New York City is missing out on tens of millions of dollars in Medicaid reimbursements for services to special-needs students.
The city Department of Education has struggled to adapt to new rules imposed by federal authorities in 2009, according to The New York Times. New York City has lagged far behind the state's other large school districts, such as Buffalo and Syracuse, in filing claims.
More than two-thirds of the city's 168,000 special-needs students are poor enough to qualify for Medicaid. A spokeswoman said the education department lacked the staff and the training to handle the more demanding requirements for Medicaid reimbursement.
Mayor Michael Bloomberg said Schools Chancellor Dennis Walcott has already taken steps to meet the new requirements for reimbursement, by hiring a staff member who is solely responsible for the operational aspects of Medicaid. The education department has also hired a medicaid compliance officer and trained staff members on compliance, the mayor said.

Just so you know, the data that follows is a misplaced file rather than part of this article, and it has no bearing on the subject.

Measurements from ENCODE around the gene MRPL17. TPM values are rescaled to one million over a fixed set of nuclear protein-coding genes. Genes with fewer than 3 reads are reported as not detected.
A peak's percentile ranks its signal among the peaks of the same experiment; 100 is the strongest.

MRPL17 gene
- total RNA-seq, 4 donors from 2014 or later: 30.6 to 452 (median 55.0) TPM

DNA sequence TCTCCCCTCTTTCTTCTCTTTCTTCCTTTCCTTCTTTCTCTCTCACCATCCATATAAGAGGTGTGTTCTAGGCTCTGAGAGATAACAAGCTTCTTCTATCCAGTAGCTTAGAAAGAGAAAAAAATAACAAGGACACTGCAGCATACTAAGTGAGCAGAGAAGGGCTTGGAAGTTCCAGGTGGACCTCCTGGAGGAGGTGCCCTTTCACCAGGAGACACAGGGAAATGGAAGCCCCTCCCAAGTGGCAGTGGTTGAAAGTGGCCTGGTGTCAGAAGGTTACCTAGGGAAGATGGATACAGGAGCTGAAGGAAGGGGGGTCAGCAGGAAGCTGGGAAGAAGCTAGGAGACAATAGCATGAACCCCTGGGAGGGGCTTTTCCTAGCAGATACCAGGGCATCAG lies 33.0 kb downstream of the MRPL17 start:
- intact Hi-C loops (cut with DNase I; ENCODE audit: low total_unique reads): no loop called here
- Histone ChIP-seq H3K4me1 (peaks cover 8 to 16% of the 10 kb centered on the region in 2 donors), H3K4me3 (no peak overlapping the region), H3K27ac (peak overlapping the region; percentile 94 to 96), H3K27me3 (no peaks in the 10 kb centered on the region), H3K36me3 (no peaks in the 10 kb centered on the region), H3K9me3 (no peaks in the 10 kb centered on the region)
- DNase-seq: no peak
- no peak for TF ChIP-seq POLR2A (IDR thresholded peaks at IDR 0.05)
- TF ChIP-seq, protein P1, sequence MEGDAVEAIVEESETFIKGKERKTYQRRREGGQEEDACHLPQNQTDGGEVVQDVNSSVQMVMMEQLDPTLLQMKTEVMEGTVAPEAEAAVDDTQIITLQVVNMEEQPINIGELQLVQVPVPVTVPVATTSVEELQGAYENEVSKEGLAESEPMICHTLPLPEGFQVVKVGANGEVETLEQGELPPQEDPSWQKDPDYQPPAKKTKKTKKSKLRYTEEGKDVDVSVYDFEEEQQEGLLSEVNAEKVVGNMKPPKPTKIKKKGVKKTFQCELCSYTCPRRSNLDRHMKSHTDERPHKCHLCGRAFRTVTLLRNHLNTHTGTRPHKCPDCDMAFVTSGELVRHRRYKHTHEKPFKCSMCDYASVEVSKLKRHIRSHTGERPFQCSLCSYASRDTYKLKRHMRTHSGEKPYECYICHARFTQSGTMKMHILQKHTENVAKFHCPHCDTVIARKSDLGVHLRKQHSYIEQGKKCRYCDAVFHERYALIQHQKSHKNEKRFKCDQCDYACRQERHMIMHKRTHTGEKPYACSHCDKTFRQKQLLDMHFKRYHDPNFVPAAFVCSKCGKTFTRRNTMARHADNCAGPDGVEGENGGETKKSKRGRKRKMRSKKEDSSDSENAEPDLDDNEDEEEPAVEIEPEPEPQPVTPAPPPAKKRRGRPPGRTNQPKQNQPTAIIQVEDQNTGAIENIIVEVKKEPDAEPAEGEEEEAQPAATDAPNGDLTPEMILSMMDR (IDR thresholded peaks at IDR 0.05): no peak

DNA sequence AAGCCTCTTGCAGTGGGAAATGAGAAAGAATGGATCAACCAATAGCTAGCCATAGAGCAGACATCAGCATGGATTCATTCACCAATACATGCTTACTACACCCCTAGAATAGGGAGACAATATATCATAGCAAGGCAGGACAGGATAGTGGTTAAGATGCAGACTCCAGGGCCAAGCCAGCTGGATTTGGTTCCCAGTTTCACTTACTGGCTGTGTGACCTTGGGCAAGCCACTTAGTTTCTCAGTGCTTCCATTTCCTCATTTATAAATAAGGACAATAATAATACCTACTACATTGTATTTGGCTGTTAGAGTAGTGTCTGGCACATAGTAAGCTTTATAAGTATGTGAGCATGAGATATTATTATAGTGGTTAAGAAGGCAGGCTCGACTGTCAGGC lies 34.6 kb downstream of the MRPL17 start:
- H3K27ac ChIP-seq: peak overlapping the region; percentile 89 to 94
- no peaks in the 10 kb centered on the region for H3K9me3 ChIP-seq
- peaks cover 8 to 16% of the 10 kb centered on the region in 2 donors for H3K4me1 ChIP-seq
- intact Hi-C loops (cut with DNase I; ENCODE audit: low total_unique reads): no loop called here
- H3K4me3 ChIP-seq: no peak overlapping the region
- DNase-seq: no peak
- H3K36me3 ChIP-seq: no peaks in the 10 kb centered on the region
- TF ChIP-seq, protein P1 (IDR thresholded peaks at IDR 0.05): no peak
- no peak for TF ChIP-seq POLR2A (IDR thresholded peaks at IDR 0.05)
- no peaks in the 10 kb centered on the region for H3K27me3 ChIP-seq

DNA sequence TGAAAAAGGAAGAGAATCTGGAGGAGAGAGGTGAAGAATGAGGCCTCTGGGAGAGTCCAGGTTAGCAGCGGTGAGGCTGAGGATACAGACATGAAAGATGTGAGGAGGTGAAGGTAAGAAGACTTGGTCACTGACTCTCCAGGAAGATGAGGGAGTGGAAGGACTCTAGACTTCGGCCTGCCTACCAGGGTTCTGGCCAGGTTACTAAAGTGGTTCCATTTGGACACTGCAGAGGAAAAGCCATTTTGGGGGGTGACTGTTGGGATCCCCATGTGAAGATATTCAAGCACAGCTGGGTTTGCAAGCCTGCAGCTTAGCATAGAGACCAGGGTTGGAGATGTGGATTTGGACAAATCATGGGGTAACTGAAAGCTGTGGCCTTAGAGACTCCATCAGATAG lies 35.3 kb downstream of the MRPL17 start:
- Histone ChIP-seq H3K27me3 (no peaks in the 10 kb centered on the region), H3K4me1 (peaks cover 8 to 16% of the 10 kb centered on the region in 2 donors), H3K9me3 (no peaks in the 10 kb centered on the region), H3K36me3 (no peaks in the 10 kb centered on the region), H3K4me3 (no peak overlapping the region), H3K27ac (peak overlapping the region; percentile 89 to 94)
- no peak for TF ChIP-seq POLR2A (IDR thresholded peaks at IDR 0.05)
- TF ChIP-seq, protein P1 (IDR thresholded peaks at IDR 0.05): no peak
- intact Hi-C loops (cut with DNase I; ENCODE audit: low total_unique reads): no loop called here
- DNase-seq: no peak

"We're hopefully, finally, with new regulations from the state that we've been able to understand and implement and hire people to do it we won't miss any more monies," Bloomberg said. "Whether we can go back, we'll try. But I'm skeptical that a lot of that we could recover."
Scott Stringer, the Manhattan borough president, and Michael Mulgrew, president of the United Federation of Teachers, held a press conference Thursday denouncing the education department's management of Medicaid reimbursement, especially at a time of severe budget cuts.
"I think the city council should hold hearings. I think the state should hold hearings," Stringer said. "I think we should bring in the bureaucrats at DOE and fix this."